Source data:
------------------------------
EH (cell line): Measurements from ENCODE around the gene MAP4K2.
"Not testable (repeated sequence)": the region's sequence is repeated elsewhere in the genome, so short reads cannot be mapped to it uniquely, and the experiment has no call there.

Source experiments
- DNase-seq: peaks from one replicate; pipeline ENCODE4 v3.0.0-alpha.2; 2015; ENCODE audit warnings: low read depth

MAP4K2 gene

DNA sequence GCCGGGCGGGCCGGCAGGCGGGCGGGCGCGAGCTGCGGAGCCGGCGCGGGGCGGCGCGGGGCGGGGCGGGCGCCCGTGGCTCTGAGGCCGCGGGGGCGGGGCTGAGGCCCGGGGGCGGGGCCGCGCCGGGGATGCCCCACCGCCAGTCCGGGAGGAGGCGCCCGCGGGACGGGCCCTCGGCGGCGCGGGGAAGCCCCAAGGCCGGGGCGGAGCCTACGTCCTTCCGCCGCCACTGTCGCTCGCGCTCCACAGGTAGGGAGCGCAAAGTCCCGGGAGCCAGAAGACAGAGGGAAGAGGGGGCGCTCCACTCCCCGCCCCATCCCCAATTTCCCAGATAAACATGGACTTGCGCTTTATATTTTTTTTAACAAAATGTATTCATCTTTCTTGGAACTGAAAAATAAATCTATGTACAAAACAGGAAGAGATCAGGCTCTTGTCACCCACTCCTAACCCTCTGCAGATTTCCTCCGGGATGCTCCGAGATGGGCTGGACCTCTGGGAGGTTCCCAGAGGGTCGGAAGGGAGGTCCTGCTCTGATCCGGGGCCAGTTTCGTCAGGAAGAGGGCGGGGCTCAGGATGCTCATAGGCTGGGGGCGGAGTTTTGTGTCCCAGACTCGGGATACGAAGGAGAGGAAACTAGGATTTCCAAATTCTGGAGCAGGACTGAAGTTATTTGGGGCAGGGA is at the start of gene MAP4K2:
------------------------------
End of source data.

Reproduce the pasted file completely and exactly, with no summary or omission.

EH (cell line): Measurements from ENCODE around the gene MAP4K2.
"Not testable (repeated sequence)": the region's sequence is repeated elsewhere in the genome, so short reads cannot be mapped to it uniquely, and the experiment has no call there.

Source experiments
- DNase-seq: peaks from one replicate; pipeline ENCODE4 v3.0.0-alpha.2; 2015; ENCODE audit warnings: low read depth

MAP4K2 gene

DNA sequence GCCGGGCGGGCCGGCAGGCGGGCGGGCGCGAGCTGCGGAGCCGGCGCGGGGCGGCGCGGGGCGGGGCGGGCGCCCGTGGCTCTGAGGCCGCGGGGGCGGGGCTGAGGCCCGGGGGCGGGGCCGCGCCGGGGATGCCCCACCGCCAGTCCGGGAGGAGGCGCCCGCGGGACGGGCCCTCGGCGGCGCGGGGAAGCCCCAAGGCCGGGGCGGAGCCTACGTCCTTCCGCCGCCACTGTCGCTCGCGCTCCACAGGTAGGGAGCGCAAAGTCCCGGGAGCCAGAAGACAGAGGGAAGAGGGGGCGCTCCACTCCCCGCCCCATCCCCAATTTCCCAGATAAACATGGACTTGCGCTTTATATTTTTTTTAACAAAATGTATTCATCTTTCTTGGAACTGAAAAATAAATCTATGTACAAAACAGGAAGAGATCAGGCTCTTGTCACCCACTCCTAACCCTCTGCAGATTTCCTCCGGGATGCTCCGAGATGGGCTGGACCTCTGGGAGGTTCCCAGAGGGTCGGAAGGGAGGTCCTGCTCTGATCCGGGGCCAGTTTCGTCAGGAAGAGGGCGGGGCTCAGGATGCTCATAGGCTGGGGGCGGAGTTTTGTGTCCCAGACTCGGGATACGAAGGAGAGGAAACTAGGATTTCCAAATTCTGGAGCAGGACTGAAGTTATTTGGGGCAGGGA is at the start of gene MAP4K2: